Oral Corticosteroids Dispensed


Our oral corticosteroid use (dispensed) measure uses claims data to determine the percentage of patients in our population (Adult Asthma, Pediatric Asthma, and COPD) with 0, 1, or 2+ oral corticosteroid medication claims (total number of oral corticosteroid fills) in the measurement year.  A lower proportion with 2+ OCS fills indicates better performance.

Population Specifics:

  • Asthma patients, regardless of severity, aged 2 years and older.
  • COPD patients aged 40 years and older.


  • Denominator: Eligible patients, excluding those with conditions known to be associated with OCS use.
  • Numerator: Eligible patient included in the denominator for whom an OCS medication is dispensed 0, 1, 2+ time in the measurement year.


  • COPD (GOLD 2023):
    • Oral glucocorticoids have numerous side effects, including steroid myopathy which can contribute to muscle weakness, decreased functionality, and respiratory failure in people with very severe COPD” (Pg.. 65).
    • “…while oral glucocorticoids play a role in the acute management of exacerbations, they have no role in the chronic daily treatment in COPD because of a lack of benefit balanced against a high rate of systemic complication” (Pg. 65).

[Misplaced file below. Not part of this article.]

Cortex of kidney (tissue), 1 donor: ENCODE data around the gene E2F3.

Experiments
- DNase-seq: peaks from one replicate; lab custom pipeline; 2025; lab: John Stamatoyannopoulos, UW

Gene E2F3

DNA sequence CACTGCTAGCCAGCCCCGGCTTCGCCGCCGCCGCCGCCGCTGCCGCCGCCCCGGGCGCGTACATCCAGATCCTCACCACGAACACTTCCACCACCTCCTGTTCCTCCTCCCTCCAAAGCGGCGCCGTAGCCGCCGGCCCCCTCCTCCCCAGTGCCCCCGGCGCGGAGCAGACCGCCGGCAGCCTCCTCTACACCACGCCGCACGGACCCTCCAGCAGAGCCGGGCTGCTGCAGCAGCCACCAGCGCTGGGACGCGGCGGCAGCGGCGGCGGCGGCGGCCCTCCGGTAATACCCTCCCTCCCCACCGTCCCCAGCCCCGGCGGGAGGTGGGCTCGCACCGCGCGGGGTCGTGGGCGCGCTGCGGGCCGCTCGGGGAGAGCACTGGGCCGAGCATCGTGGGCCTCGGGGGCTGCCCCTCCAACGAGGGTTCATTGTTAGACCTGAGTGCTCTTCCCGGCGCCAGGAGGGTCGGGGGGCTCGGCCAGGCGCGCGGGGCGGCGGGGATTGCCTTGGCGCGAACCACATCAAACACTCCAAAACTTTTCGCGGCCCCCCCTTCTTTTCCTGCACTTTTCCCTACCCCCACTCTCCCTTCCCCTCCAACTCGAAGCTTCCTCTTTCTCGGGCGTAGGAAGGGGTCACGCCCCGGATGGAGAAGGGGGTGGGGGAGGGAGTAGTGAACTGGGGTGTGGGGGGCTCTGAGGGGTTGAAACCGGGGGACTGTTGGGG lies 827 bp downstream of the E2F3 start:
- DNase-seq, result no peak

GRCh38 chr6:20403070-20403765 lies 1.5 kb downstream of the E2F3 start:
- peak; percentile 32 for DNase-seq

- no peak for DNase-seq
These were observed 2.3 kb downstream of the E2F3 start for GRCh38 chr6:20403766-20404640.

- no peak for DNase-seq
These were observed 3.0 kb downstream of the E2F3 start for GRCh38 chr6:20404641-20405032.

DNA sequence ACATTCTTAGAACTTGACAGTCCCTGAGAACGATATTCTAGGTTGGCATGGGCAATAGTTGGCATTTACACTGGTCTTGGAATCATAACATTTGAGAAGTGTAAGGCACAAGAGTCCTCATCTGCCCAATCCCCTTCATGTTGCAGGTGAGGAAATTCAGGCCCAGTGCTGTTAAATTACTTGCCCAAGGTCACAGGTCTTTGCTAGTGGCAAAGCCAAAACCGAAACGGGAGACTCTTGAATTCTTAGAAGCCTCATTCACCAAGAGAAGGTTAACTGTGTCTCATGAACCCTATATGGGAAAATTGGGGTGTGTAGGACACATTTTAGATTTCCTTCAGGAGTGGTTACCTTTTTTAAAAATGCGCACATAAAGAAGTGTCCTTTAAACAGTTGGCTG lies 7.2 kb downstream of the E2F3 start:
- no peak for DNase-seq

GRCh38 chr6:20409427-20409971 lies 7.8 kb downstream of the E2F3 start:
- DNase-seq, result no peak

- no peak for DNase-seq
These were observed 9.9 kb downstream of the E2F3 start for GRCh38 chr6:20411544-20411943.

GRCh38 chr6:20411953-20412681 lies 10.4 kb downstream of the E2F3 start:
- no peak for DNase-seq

• Asthma (GINA 2022):
    • “Uncontrolled asthma includes frequent exacerbations (2 or more per year) requiring OCS, or serious exacerbations (one or more per year) requiring hospitalization” (Pg. 105).
    • “…as a last resort, add-on low dose oral corticosteroids may be considered for some adults with severe asthma, but they are often associated with substantial side effects. They should only be considered for adults with poor symptoms control and/or frequent exacerbations despite good inhaler technique and adherence with Step 5 treatment, and after exclusion of other contributory factors and other add-on treatment including biologics where available and affordable. Patients should be counseled about potential side-effects. They should be assessed and monitored for risk of adrenal suppression and corticosteroid-induced osteoporosis, and those expected to be treated for 3 or more months should be provided with relevant lifestyle counseling and prescription of therapy for prevention of osteoporosis (where appropriate)” (Pg. 73).
    • Indications for considering referral for expert advice, where available (Pg. 87):
      • Patients with significant side-effects from treatment.
      • Need for long-term oral corticosteroid use.
      • Frequent courses of oral corticosteroids (e.g., two or more course a year)

Guideline Links: